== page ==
We overestimate the ability of leadership to change organizations in more than incremental ways, Joe Graba told a national meeting of foundations in April 2004. The internal culture heavily constrains change. Most change comes through the creation of new organizations.
While almost everyone wants schools to be better, almost nobody wants them to be different. Yet becoming better usually involves changing the service or product. Think about improving travel, communication, computing. Systems need to be open to new models, to innovation. Now, with the states opening K-12 to new schools, innovation becomes increasingly possible.
Clayton Christensen explains how hard it is for existing organizations to change in more than incremental ways, and why significant change requires the creation of new organizations. His research has huge implications for a K-12 strategy that relies on the notion that it will be possible to improve the schools we have.
The discussion about "innovation" in K-12 education is coming on rapidly, as the sense grows that K-12 requires radical change. But there is confusion about concepts and terms. Partly, this is because we are all still learning. This brief paper will try to distinguish the various meanings of "innovation."
System-level reforms like standards, accountability, choice and chartering make it more necessary for schools to succeed with learning. But these reforms do not by themselves affect achievement. Kids learn from what they read, see, hear and do. So success in the effort at improvement requires capitalizing now on the system-level changes with a major effort to create new forms of school.
The assignment to K-12 has changed from "access" to "achievement." Unfortunately, our schools were built to provide students the opportunity to learn, not to ensure that they did. If we insist that our schools do this different job we will have to create new school models that make that possible.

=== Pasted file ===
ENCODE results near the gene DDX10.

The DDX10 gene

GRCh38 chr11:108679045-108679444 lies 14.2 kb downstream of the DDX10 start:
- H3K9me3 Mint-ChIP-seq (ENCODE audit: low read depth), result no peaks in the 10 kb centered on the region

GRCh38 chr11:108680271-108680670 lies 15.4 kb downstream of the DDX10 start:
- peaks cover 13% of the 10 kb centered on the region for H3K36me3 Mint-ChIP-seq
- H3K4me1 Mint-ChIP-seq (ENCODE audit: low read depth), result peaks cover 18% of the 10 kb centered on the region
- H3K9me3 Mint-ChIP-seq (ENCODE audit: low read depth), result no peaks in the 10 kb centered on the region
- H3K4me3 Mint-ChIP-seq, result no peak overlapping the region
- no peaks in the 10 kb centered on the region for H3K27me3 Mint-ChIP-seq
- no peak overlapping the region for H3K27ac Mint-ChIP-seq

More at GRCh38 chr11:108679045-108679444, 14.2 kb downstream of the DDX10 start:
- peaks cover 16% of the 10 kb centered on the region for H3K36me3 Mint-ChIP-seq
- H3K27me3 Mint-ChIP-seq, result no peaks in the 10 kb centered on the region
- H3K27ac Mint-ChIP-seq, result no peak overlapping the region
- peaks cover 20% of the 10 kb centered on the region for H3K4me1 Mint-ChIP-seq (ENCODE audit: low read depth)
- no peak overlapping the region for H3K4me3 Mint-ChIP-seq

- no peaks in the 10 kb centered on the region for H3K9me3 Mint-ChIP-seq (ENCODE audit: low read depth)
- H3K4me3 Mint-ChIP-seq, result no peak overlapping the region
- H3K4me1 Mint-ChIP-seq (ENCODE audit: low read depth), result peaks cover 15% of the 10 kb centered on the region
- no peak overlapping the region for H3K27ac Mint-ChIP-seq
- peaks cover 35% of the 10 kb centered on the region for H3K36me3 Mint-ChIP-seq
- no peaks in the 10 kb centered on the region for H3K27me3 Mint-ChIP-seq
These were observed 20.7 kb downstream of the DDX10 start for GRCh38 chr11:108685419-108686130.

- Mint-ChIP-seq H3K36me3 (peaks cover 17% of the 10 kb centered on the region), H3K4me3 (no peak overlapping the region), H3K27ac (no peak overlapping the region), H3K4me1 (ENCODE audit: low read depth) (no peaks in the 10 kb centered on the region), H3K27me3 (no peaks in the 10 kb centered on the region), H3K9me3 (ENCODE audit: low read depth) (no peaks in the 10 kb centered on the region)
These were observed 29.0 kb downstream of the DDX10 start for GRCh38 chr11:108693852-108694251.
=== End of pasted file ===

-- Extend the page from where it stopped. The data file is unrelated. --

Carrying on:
The charge to K-12 has shifted from "access" to "achievement." To meet this challenge, education should be open to new entrants, new authorizers of schools, and new learning programs. This paper argues for teacher-led and other innovations to better serve student needs.
The "Open Sector" is a reality, as new public schools appear outside the traditional district framework. In a few places districts themselves are proactively creating new independent public schools—in competition with the schools they own and directly run. This policy brief rounds up "Open Sector" activity in 17 major urban communities across the country.
Ron Wolk, founder of Education Week, draws on his three decades in school reform to make the case for a "new schools" strategy, focused on individualized instruction instead of an assembly line approach to learning.